Over the years I’ve published more than thirty short stories in newspapers, literary journals, and anthologies. Here are some of my favorites:

Rita Lafferty’s Lucky Summer
PEN Syndicated Fiction Project: Arizona Republic, Newsday, Miami Herald. Summer 1983. Reprinted in the Available Press/PEN Short Story Collection, 1985.

This story is connected thematically with the novels I was writing at the time, set in working-class Somerville, Massachusetts. It’s narrated by a sixteen-year-old girl who, while working at a summer job in a bakery, observes the surprising romance between an old maid co-worker and her unreliable boyfriend. Subsequent to its publication, this story was made into a short film by the independent filmmaker Abby Freedman. I co-wrote the screenplay and was involved in the shooting over two long weekends in Somerville, which was great fun and gave me insight into the behind-the-scenes of making movies.

Natural Bridge, Spring, 2001

This story is set in the New Jersey suburbs, where I grew up. To write it I drew on some of my experiences as a child and also as a returning adult, shocked to find my childhood home so diminished. The relationship between the protagonist and her old flame is an invented one, but the theme of characters reconnecting with people who were once important to them is one that intrigues me.

Colorado Review, Summer, 2002. Vol. XXII, No. 2.

“Changeling” reflects my experience of living in Athens with a baby while my husband was far away on an archeological dig. Though I’ve imagined the central plot of the story, the protagonist’s sense of isolation and disorientation certainly expresses my state of mind at the time.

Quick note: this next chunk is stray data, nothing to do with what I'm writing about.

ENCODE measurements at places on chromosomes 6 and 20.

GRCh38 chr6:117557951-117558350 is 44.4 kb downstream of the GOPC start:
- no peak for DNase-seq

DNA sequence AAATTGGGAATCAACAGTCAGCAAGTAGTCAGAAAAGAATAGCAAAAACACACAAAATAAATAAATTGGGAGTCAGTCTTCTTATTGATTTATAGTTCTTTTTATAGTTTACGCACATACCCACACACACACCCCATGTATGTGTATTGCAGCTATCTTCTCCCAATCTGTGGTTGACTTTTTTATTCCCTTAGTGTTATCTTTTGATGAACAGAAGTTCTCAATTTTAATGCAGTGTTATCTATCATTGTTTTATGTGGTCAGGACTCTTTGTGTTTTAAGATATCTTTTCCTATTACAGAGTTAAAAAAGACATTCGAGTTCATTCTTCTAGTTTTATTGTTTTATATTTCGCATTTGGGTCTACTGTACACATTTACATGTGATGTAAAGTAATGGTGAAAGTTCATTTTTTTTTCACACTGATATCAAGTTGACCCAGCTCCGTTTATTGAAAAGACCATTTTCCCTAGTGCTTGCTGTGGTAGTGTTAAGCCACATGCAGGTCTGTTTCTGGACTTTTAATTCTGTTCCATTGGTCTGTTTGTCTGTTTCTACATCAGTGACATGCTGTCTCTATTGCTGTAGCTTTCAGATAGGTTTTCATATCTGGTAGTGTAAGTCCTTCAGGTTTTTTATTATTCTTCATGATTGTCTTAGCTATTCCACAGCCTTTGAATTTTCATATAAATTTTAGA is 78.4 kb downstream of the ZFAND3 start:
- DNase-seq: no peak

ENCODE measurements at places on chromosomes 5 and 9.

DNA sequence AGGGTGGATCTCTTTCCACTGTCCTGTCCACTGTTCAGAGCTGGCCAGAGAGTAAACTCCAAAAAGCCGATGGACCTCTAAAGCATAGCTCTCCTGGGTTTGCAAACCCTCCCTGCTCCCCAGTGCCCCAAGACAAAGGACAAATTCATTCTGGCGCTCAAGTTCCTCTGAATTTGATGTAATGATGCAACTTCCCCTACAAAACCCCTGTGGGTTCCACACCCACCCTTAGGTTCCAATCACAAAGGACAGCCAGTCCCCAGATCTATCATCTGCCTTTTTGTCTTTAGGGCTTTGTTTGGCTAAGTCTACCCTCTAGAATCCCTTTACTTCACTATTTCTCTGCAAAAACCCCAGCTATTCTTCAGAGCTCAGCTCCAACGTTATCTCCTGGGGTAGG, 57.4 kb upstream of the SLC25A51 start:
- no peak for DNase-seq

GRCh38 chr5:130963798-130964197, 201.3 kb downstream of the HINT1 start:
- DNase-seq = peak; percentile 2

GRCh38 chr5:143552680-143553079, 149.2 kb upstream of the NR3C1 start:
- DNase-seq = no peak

Elwood’s Last Job
Nebraska Review, 2003. Vol. 31, No. 2. Reprinted in Contemporary Maine Fiction, ed. McNair, Wesley. Camden, Maine, 2005.

Here is a Maine story, set in the small town in remote Washington County where I lived from 1985 to 2001. The tone is (darkly) comic, with narration from shifting points of view. I enjoyed imagining myself into the lives of these women and exploring their reactions when something completely unexpected and alarming happens to them as they’re doing their wash in a “laundrymat.”

In the Marrow
Night Train, Spring, 2004. Issue III.

This novella, also set in rural Maine, has a very different feel from “Elwood’s Last Job.” Although it uses specific detail for verisimilitude, to me it contains aspects of fairy tale.

Season’s Greetings
Rive Gauche, Fall, 2004. No. 1.

Written in comic monologue form, this little story is about two couples who were friends as young adults in the ’60s and ’70s, but have all long been estranged from one another. An old potato peeler triggers memories of ancient resentments that somehow still fester. In my eighth decade I know that not all is forgiven.

To the Border
Iron Horse Literary Review, June 2014. Vol. 16, No. 3. The Freedom Issue. Order at http://www.ironhorsereview.com/#!back-issues/c1xln.

“To The Border” exemplifies the direction in which my fiction has been heading for the past few years, using verifiable facts of ancestors’ lives and creating stories around them. This one is about the flight out of Russia of two of my husband’s Jewish forbears. The photo shows them on March 20, 1894, soon after their safe arrival in Scotland. They are the little family of four on the left. In the story Liba is pregnant; now her son, born in Glasgow, is on her lap and her daughter and handsome bearded husband are beside her.